Of the industries in the nondurable goods category, only the plastics and rubber products industry saw any increase over the period; all other nondurable industries reported declines in real value added between 2007 and 2018. However, food and beverage and tobacco manufacturing has been on a strong upswing since the beginning of 2017. One rather surprising result is the large decline in petroleum and coal products manufacturing—which, according to the North American Industrial Classification System, is an industry designated “based on the transformation of crude petroleum and coal into usable products. The dominant process is petroleum refining that involves the separation of crude petroleum into component products through such techniques as cracking and distillation.”3 According to the US Energy Information Agency, US refinery net production of crude oil and petroleum products fell from 5.4 billion barrels in 2007 to 4.3 billion barrels in 2017 (latest data available).4 The value added from the actual production of oil and gas is a mining activity, not a manufacturing activity—and the volume (i.e., real value added) of oil and gas currently extracted is approximately double what it was in 2007.
Even as the proportion of employment accounted for by manufacturing workers continued to decline over the 2007–2018 period, unlike real value-added output, the number of manufacturing workers has not returned to its prerecession levels. Starting with manufacturing employment at just under 14 million workers going into the recession, manufacturing employment reached a low of 11.5 million in 2010. Although the numbers have recovered somewhat, manufacturing employment remained under 13 million in 2018. This contrasts with the behavior of the real value added in manufacturing (figure 3).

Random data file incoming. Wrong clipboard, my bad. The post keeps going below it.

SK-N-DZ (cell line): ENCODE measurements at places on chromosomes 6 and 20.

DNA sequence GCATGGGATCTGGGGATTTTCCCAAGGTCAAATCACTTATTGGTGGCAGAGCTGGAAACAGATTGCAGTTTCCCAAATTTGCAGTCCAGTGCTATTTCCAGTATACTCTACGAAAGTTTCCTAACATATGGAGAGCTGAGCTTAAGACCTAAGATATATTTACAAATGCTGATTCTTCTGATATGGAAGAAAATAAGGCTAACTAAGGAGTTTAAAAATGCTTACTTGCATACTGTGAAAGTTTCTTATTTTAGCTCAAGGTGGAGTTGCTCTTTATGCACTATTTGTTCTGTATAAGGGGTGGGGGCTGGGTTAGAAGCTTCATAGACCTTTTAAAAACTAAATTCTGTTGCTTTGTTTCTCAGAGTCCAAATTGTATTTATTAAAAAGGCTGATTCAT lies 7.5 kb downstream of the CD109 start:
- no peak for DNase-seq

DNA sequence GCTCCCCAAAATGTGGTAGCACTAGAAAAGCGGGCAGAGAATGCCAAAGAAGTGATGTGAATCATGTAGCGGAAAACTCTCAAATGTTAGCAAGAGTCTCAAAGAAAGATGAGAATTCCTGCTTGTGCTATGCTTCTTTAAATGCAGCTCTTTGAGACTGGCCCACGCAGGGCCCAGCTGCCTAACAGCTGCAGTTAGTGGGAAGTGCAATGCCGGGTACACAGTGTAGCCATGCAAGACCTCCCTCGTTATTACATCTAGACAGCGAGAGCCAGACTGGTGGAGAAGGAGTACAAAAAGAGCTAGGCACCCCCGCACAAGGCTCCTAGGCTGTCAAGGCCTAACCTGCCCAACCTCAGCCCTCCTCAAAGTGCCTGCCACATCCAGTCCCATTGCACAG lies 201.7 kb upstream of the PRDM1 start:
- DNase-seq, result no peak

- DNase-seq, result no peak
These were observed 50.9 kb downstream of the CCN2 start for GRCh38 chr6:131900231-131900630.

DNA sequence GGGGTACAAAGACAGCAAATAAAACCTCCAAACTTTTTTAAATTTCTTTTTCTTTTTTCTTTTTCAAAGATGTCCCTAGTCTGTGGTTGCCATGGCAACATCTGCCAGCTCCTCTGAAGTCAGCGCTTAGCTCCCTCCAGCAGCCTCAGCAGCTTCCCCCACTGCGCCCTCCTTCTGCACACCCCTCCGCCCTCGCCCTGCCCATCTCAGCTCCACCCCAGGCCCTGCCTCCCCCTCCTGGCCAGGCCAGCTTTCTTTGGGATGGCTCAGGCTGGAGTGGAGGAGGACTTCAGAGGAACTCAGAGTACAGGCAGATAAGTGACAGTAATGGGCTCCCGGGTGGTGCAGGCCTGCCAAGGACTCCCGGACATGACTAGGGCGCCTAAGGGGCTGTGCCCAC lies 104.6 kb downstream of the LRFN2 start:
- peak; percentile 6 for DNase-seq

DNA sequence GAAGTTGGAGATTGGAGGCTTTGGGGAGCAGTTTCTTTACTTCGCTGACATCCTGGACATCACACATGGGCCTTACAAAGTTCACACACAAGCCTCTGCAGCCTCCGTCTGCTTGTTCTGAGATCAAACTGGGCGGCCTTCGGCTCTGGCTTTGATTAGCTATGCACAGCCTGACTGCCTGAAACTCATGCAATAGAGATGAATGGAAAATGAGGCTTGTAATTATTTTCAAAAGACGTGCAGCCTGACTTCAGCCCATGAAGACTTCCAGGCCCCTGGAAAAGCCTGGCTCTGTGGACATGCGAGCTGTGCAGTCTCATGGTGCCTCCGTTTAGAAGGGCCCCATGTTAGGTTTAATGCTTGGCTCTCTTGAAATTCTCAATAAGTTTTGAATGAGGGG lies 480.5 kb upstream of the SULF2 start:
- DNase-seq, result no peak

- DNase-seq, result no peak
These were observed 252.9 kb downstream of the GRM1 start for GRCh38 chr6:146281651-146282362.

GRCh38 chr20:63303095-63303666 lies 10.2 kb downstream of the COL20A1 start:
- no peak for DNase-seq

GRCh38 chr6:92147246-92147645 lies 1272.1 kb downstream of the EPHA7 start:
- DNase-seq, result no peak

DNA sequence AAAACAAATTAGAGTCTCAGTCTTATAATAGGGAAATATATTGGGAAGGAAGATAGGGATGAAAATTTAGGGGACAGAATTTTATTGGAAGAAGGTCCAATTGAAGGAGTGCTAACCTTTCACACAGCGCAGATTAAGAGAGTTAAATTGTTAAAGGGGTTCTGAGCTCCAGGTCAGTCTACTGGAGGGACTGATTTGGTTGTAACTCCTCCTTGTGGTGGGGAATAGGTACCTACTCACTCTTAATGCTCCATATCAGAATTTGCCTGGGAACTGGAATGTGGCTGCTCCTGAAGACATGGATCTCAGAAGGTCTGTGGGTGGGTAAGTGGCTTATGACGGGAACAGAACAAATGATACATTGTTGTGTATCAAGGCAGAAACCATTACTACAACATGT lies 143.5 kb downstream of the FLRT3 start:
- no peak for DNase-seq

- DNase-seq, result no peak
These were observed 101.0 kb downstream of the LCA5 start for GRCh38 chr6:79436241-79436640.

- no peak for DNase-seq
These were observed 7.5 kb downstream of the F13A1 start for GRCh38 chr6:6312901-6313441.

Of the individual manufacturing industries, only one—food manufacturing—had more employees in 2018 than it did in 2007 (up 19.1 percent), and this is an industry that had lower real value added in 2018 than it did in 2007. Even the computer and electronic products industry, an industry that almost doubled its real value added between 2007 and 2018, lost 17.1 percent employment over the period, as manufacturers in this industry rapidly automated processes.
When one considers the contribution that manufacturing makes to the US economy, the wide range of growth trajectories followed by the individual US manufacturing industries makes it important to consider separate industries rather than manufacturing as a monolith. The growing contributions from computer and electronic equipment manufacturing and the transportation sector over recession and recovery—and even the more recent turnaround in food manufacturing—should cause us to redefine what manufacturing today looks like. Further, given the divergence between the patterns, the value of output and trends in employment, it would be helpful if those engaged in the policy debates were clear about what aspect of manufacturing they would like to address—more “made in America” or more American “makers.”